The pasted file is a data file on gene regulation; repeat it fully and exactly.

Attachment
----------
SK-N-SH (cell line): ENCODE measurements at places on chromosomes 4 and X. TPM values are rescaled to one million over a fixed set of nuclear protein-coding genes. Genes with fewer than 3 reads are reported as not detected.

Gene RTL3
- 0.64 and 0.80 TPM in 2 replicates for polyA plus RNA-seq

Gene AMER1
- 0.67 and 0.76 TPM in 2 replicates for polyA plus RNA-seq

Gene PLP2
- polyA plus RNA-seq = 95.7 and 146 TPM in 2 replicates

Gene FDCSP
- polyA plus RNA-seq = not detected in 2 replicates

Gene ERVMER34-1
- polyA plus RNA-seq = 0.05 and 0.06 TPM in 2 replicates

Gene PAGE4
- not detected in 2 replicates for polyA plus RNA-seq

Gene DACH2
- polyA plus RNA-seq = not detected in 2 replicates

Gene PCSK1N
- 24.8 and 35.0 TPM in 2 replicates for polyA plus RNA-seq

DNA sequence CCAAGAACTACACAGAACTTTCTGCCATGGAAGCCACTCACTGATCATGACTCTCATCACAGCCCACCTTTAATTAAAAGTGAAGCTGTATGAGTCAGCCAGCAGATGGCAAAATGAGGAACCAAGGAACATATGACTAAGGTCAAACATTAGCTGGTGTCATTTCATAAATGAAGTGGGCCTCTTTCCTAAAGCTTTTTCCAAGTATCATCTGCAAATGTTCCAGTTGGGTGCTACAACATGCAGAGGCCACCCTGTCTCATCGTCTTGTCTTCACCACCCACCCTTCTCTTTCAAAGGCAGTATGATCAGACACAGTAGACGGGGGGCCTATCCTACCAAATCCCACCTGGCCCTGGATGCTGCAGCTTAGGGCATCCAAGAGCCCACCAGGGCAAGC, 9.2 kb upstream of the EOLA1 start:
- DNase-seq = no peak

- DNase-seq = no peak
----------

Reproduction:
SK-N-SH (cell line): ENCODE measurements at places on chromosomes 4 and X. TPM values are rescaled to one million over a fixed set of nuclear protein-coding genes. Genes with fewer than 3 reads are reported as not detected.

Gene RTL3
- 0.64 and 0.80 TPM in 2 replicates for polyA plus RNA-seq

Gene AMER1
- 0.67 and 0.76 TPM in 2 replicates for polyA plus RNA-seq

Gene PLP2
- polyA plus RNA-seq = 95.7 and 146 TPM in 2 replicates

Gene FDCSP
- polyA plus RNA-seq = not detected in 2 replicates

Gene ERVMER34-1
- polyA plus RNA-seq = 0.05 and 0.06 TPM in 2 replicates

Gene PAGE4
- not detected in 2 replicates for polyA plus RNA-seq

Gene DACH2
- polyA plus RNA-seq = not detected in 2 replicates

Gene PCSK1N
- 24.8 and 35.0 TPM in 2 replicates for polyA plus RNA-seq

DNA sequence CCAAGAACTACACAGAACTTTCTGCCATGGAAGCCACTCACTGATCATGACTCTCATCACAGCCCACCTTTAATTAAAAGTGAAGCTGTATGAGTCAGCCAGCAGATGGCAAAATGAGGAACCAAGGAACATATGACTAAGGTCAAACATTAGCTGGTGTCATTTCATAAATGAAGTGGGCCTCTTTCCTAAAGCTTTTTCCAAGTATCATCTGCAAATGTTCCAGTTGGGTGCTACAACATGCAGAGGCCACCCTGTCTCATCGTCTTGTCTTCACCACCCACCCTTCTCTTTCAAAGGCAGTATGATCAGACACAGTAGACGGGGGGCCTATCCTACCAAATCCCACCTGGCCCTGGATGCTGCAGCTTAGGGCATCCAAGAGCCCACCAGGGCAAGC, 9.2 kb upstream of the EOLA1 start:
- DNase-seq = no peak

- DNase-seq = no peak